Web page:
Creating a Cryptocurrency Investment Portfolio
Disclosure: This article is for information purposes only and should not be considered as investment or tax advice. The author does not endorse any of the products discussed.
Cryptocurrency headlines are becoming increasingly popular. In financial media they have carved out quite the niche over the past decade. Cryptocurrencies are attractive to DIY investors because of the astronomical gains they post, but it is also important to note their losses. With an understanding of basic investing principles and the cryptocurrency environment, one could feel confident in allocating a portion of their investment portfolio to cryptocurrencies.
When you begin to look at investing in cryptocurrencies, it is important to have a strategy. There are many options for an investor to explore, so classifying them by risk is a good start. Most readers will know of the most popular offerings, such as Bitcoin, Ethereum and Litecoin, but there is also a constant flow of newly available coins formed through Initial Coin Offerings. Because of this, cryptocurrencies should be divided into three simple categories in an investor’s mind: Established and Accepted Coins(EACs); Established Coins(ECs); and New Coins(NCs).
Any cryptocurrency investment involves a significant amount of risk. The variance in volatility between these three categories can be likened to traditional investment vehicles, namely bonds, mutual funds, and individual stocks. Bonds are inherently less volatile than mutual funds, which are in turn less volatile than stocks. In much the same fashion, EAC volatility is less than EC volatility, which is less than NC volatility. However, all of the aforementioned investment options run the risk of their worth suddenly becoming $0.
Established and Accepted Coins
Coins that should be considered Established and Accepted Coins are those that share the following characteristics with Bitcoin and Ethereum. They are in the top ten cryptocurrencies by market cap, they have existed for a minimum of two years, and they are accepted forms of payment. For any cryptocurrency portfolio EACs should form the core, around 50% of the value. They are the most liquid and the least likely of the cryptocurrencies to rapidly and permanently lose their value. The days of doubling overnight are probably over, but the long-term growth prospects coupled with relative stability makes them a must hold for the crypto investor.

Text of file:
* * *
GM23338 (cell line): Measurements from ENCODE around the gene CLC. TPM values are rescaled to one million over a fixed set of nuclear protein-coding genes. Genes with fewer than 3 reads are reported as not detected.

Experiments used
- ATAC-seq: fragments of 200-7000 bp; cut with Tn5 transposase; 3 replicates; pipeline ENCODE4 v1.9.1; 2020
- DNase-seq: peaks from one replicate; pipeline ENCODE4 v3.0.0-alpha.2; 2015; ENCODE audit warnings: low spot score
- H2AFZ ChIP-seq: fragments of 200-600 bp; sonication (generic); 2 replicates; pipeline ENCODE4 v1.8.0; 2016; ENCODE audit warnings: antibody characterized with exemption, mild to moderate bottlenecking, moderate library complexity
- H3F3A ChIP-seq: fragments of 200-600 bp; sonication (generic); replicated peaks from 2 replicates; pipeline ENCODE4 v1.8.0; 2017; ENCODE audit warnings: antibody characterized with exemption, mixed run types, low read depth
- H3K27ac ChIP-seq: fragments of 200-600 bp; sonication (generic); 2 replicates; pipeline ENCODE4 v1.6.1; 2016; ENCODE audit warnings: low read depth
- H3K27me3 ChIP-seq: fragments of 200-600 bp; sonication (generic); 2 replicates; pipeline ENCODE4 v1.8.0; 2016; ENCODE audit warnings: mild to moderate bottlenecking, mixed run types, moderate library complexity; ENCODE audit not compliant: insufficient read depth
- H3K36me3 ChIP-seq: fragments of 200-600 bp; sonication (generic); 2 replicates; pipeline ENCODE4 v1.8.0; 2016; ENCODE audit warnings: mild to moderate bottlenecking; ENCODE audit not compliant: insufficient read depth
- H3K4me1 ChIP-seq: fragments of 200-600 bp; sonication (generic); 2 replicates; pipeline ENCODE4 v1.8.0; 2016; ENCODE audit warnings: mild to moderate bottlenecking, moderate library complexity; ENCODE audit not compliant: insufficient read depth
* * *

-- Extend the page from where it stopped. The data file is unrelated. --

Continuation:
The second category, Established Coins, should have the two following characteristics. An EC should be ranked highly by market cap, although not necessarily in the top ten. It should also have at least one year of trading history. These coins may or may not be accepted as payment, even on the web, but daily trading volume still allows for some measure of liquidity. A bonus for ECs, as with all coins, is if they are somehow differentiated from other cryptocurrencies. After all, if they are to carve out their own market share among the EACs they must bring something new to the market. Established Coins should form anywhere from 25 to 35% of your portfolio. An example of an EC would be IOTA.
The final and most speculative category of cryptocurrencies is the New Coin. Just because a coin is not an EC or EAC, does not make it a New Coin. New Coins must have a differentiating characteristic to earn the NC brand. They could be backed by a new technology, or they could be quasi shares in a real-world enterprise. These desired characteristics will change from investor to investor, based on what they believe to be valuable.
New Coins often have low trading volume and as such are not very liquid. When investing in an NC, the hope is that in the future it will become an EC and then an EAC. If this is unlikely, it is probably best to leave that coin unpurchased. Due to the high volatility and lack of liquidity, NCs should not form more than a quarter of your portfolio, perhaps even less. 15 to 25% would be an appropriate weighting. ASTRO token is an example of an NC.
As with any investment, cryptocurrencies could result in you losing all of your investment. However, as they become more regulated and more widely accepted their volatility should reduce and ICOs should continue their morph into IPOs. The lines between EACs and ECs, as well as ECs and NCs are blurred, just as the definition of a blue-chip stock will differ from investor to investor. The final decision to purchase any cryptocurrency lies with you.
Cody Atkinson13 Posts
Cody is a consultant from Canada who is passionate about helping others achieve their financial goals. Heavily favouring fundamental analysis in all investment decisions, the excitement surrounding cryptocurrencies unlocked a passion for technical analysis as well. In this epoch of technological and digitized investment options, Cody believes it of utmost importance to maintain a close watch on the evolution of blockchain technology. After all, it has been the driving force behind the market disruptions, and success or stagnation of different cryptocurrencies.